give private lessons to neighborhood kids in a scruffy park across the
street from her job. She began the year with dreams of persuading the
government to let her turn an abandoned dry-cleaning warehouse into a
private recreation center.
But the government refused to grant her a lease. Then her bosses at
Cuba's National Sports Institute docked her pay because they said her
outside work was affecting her performance. She quit. Finally, her
former boss prohibited her from using the park for martial arts lessons,
which are technically prohibited. The government considers it
potentially deadly training, even though most of Saldivar's students are
not even teenagers yet.
"It's called envy," Saldivar said of her boss.
She insists she is not teaching taekwondo, slyly calling the discipline
"Quimbumbia" — a word of her own invention. She has moved classes for
her 14 students into the tiny covered patio in the back of the apartment
she shares with her teenage daughter.
But Saldivar says she has no regrets about how the year has unfolded.
She says making business decisions for herself has increased her
self-esteem, and she is thrilled that she's managed to put away 2,000
pesos ($80), about four months salary at an average state job.
"You may laugh, but for me it's a lot of money," she said, running her
coarse fingers over the stripes on a pair of sky-blue track suit bottoms
she bought. "I've wanted these for so long and now I have them. I look
like a proper trainer now, not someone out picking mangoes from a tree."
Rafael Romeu, the head of the Washington, D.C.-based Association for the
Study of the Cuban Economy, said Castro has "changed the conversation"
since taking over from his ailing brother in 2006, pushing the
leadership to get the island's economic house in order rather than
blaming external factors such as the 49-year U.S. travel and trade embargo.
But so far, the changes don't go far enough to revive Cuba's moribund
"These are positive steps but when you say them out loud, just think
about it. ... You are allowed to have a cellphone, you are allowed to
buy a home, you are allowed to buy a car or have a microenterprise. This
is not the fall of the Berlin Wall. These are not major changes," he
said. "Cuba has tremendous difficulties. This is a marathon, and they
are taking baby steps."
Romeu, who has worked around the world studying emerging economies, said
that Cuba is moving much more deliberately than the Chinese did when
they began opening their economy in the late 1970s, or the Vietnamese a
Cuba's predicament is somewhat different, as well. Both China and
Vietnam were deeply agrarian economies whose challenge was lifting tens
of millions out of crushing poverty, Romeu said. Cuba is a more urban
country with an aging population whose citizens have gotten used to
benefits including health care and education, but who have grown
accustomed to a system that doesn't make them work for such middle-class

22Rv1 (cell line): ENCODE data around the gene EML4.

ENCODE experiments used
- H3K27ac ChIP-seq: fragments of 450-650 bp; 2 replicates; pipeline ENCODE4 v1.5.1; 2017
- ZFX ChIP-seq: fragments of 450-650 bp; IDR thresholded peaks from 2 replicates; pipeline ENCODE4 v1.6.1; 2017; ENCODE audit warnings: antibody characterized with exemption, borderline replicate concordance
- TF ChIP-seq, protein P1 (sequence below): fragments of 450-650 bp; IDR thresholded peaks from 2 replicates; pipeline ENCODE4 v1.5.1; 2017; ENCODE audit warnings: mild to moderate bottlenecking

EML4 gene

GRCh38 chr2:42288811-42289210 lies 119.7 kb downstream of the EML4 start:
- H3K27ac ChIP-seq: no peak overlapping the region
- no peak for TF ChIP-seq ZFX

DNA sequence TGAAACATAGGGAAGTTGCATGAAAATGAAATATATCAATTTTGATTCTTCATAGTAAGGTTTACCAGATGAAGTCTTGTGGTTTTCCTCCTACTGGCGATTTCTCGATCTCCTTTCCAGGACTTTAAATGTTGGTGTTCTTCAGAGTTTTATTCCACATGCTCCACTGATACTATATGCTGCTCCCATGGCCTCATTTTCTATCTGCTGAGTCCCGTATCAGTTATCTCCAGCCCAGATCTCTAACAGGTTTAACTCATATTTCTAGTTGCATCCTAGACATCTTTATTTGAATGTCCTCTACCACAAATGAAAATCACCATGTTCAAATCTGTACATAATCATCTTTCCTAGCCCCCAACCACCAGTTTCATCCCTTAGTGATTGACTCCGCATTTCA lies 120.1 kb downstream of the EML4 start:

"In Cuba, the challenge is sustaining the middle class, not creating
one," Romeu said.
Still, some reforms seem to be moving along more quickly than many
analysts had hoped.
Business is booming at a street corner long known as the center of
Havana's informal real estate market. Only now, the handwritten listings
on trees openly advertise legal home sales, instead of disguising them
as property "swaps."
Mendez Rodriguez, an unofficial real estate broker, said the buying and
selling is aboveboard, controlled by a relatively untangled bureaucracy.
"Everything is by the law now," said Rodriguez, even if his profession
is not officially licensed. He and other so-called facilitators work for
"gifts" left to the discretion of their clients, he said.
Rumors that real estate brokers would be the latest addition to the list
of 181 licensed entrepreneurial activities have not come to pass, but
there's still hope the profession will be added in 2012. Rodriguez said
the opening seems to have led to a steep increase in prices, with a home
worth $20,000 a couple of months ago going for 50 percent more today.
That's the kind of price jump many of the new struggling business owners
say they could use.
Javier Acosta has sunk more than $30,000 he saved as a waiter into his
own upscale establishment, and says business is far from booming.
"This has been a hard year, a year of sacrifice," he said. "There are
days when nobody comes, or when I have just one or two tables, and then
there are days when the place is filled."
He said his costs run to about $1,000 a month, and when business is slow
he struggles to break even.
Yet the reforms, he says, have changed the face of Cuba, and cynical
countrymen who doubt the opening will be lasting must wake up to a new
"After 50 years where everything was prohibited it takes time to change
people's minds and make them understand that this time is different," he
said, sitting in his empty second-floor restaurant one recent afternoon.
"If you don't work, you don't eat."
Despite his struggles, Acosta says he would take the risk again if given
the chance, a sentiment shared by Hidalgo and de la Noval. They had
hoped to close on New Year's Eve, which Cubans of means celebrate with a
traditional feast of pork leg, yucca, black beans and sweets.
Hidalgo said the family simply doesn't have enough saved to take the
night off after its year of trials and tribulations. Instead, he's
planning to keep the pizzeria open late and celebrate on the job with
his girlfriend and his aunt at his side.
"We're thinking of making a small meal for the three of us," he said.
"If we can afford a leg of pork it'll be to sell, not to eat ourselves."
Associated Press writers Peter Orsi, Andrea Rodriguez and Anne-Marie
Garcia contributed to this report.